What Churches and Non-profits Need to Know About the Paycheck Protection Program
On Saturday, President Trump tweeted, “The Paycheck Protection Program is up and running! The program is open to nonprofits as well, so banks be sure to sign up our Great Religious and Veteran Organizations that need help!”
Perhaps you work at one of those “Great Religious” organizations, or you know someone who does. If you’re at a church or non-profit and wondering whether you’re eligible for the program, what’s entailed, or how the program actually works, keep reading. If you’re not, consider forwarding this to a church leader or someone who may appreciate the extra help.
First things first: What is the Paycheck Protection Program?
The Paycheck Protection Program is one of two new types of loans available to small businesses through the recently signed CARES Act (the Congressional economic relief package which you can read about here). Churches must have fewer than 500 employees to qualify as a “small business.” The Paycheck Protection Program is a loan – up to $10 million – aimed at retaining small business employees. As such, the portion of it used toward payroll (and certain other expenses) will be completely forgivable provided that at least 75 percent of the loan goes toward payroll costs. Otherwise, the loan has a fixed one percent interest rate and maturity of two years.
Is my church eligible?
Yes. A recent Congressional news release clarified: “All churches are eligible for the forgivable loans available under the Paycheck Protection Program.”
Do churches and religious non-profits have to do anything extra to qualify?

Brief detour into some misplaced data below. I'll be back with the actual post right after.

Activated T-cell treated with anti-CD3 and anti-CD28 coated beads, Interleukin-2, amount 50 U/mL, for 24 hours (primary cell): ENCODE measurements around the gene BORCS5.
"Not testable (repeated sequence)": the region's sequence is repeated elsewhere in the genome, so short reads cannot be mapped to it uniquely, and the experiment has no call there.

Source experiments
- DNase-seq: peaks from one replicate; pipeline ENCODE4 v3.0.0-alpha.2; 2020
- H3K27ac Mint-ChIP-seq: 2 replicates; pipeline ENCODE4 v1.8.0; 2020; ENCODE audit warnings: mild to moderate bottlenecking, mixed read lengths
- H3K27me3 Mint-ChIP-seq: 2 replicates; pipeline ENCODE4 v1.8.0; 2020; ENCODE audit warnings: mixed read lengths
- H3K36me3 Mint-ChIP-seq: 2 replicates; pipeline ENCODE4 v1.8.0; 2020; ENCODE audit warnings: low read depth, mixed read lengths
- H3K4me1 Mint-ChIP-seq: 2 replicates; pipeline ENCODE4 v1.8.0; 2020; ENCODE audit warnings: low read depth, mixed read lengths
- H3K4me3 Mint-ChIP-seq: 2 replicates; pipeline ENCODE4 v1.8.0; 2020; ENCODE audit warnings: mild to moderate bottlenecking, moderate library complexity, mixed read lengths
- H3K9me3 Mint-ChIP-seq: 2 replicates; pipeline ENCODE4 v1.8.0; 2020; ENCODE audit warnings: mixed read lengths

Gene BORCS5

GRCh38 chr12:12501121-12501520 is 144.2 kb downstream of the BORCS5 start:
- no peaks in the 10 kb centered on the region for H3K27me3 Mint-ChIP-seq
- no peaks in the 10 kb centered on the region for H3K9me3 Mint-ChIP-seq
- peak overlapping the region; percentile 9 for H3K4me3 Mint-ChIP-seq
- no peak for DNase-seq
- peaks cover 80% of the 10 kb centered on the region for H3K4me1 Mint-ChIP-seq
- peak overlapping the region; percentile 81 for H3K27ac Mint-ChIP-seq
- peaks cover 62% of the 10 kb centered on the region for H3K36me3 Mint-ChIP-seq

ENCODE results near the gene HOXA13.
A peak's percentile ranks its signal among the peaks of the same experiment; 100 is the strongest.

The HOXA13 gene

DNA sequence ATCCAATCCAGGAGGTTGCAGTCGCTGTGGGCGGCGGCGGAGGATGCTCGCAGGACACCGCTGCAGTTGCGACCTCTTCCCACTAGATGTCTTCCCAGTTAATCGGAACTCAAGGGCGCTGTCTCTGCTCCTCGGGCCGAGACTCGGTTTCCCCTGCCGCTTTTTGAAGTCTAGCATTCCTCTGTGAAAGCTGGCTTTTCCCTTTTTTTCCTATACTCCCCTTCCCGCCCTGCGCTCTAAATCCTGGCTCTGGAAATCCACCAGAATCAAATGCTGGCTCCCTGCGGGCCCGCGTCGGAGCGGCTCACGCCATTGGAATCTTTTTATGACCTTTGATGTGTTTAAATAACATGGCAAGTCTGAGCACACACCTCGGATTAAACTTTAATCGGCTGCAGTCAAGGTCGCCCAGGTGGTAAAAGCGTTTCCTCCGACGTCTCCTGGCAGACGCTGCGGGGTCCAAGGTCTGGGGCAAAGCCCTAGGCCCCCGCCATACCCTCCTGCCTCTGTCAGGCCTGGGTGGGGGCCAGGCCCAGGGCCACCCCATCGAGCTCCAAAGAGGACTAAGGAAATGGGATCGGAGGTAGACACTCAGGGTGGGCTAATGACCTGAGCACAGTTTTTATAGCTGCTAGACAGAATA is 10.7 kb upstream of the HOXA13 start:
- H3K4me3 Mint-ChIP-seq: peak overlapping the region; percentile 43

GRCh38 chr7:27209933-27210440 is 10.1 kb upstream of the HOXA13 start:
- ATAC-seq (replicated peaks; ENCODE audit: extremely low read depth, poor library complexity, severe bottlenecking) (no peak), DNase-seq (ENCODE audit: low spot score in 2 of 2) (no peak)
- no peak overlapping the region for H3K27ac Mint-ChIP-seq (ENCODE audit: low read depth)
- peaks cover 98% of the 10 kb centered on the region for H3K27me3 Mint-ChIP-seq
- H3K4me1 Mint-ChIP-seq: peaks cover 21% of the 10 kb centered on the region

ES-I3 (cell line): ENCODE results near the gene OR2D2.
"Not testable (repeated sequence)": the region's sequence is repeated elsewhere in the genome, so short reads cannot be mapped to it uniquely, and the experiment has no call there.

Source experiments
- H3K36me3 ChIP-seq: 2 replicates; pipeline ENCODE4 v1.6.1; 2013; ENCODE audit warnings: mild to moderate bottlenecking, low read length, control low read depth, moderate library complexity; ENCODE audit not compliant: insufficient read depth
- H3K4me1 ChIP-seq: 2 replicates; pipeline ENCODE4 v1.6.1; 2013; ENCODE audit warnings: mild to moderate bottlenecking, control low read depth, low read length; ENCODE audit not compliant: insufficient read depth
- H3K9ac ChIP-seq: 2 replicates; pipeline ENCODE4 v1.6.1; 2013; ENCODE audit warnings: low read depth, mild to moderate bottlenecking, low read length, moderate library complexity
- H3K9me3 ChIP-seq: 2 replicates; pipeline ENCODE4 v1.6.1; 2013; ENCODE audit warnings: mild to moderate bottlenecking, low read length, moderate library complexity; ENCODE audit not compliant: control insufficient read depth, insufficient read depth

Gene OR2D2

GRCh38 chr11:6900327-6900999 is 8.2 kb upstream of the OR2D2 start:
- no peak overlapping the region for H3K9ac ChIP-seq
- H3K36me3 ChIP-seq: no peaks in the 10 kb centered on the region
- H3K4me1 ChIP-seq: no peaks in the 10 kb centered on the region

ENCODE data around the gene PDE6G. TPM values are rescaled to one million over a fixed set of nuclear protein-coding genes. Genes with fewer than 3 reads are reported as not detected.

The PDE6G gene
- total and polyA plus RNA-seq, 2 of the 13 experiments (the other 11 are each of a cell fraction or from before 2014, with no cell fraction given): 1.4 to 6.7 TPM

No. The government has clarified that churches will be subject to the same limitations on the loans as other entities, but not to any additional or unique burdens. As the release stated, “No church should have to file a Form 990” and non-profits do not need a tax exemption “determination letter” from the IRS.
If I participate, will the government restrict my religious activities or speech?
A loan will not limit an organization’s First Amendment religious rights. It is true that churches receiving the funds must abide by federal nondiscrimination standards (which include race, color, religion, sex, handicap, age, and national origin), but the Small Business Administration has clarified that “these nondiscrimination requirements do not limit a faith-based entity’s autonomy with respect to membership or employment decisions connected to its religious exercise.”
For churches, we recommend COVID Church Aid, a website filled with COVID-19 resources for church leaders, including resources on the Paycheck Protection Program.
How does this affect ministries like Family Policy Alliance?
While churches and many non-profits are eligible to utilize the new funding, organizations and ministries like Family Policy Alliance that engage in election and legislative work are not. As a result, we are more thankful than ever for the faithful, sacrificial giving of our ministry partners. Regardless of your ability to give financially to Family Policy Alliance at this time, we are deeply grateful for your gift of prayer for our ministry. And please know, the Family Policy Alliance team is steadfast in praying for you.
Reflecting on this Holy Week, President Donald Trump observed, “We may be apart, but we can use this time to turn to reflection and prayer and our own personal relationship with God. I would ask that all Americans pray for the heroic doctors and nurses, for the truck drivers and grocery store workers, and for everyone fighting this battle. … Most of all, I would like to ask for your prayers for the families who have lost loved ones. Ask God to comfort them in their hour of grief, a great hour of grief for our nation, for the world. … With the faith of our families, and the spirit of our people, and the Grace of our God, we will endure, we will overcome, we will prevail. We have learned so much. We will be stronger than ever.”
We couldn’t agree more.
Policy & Communications Strategist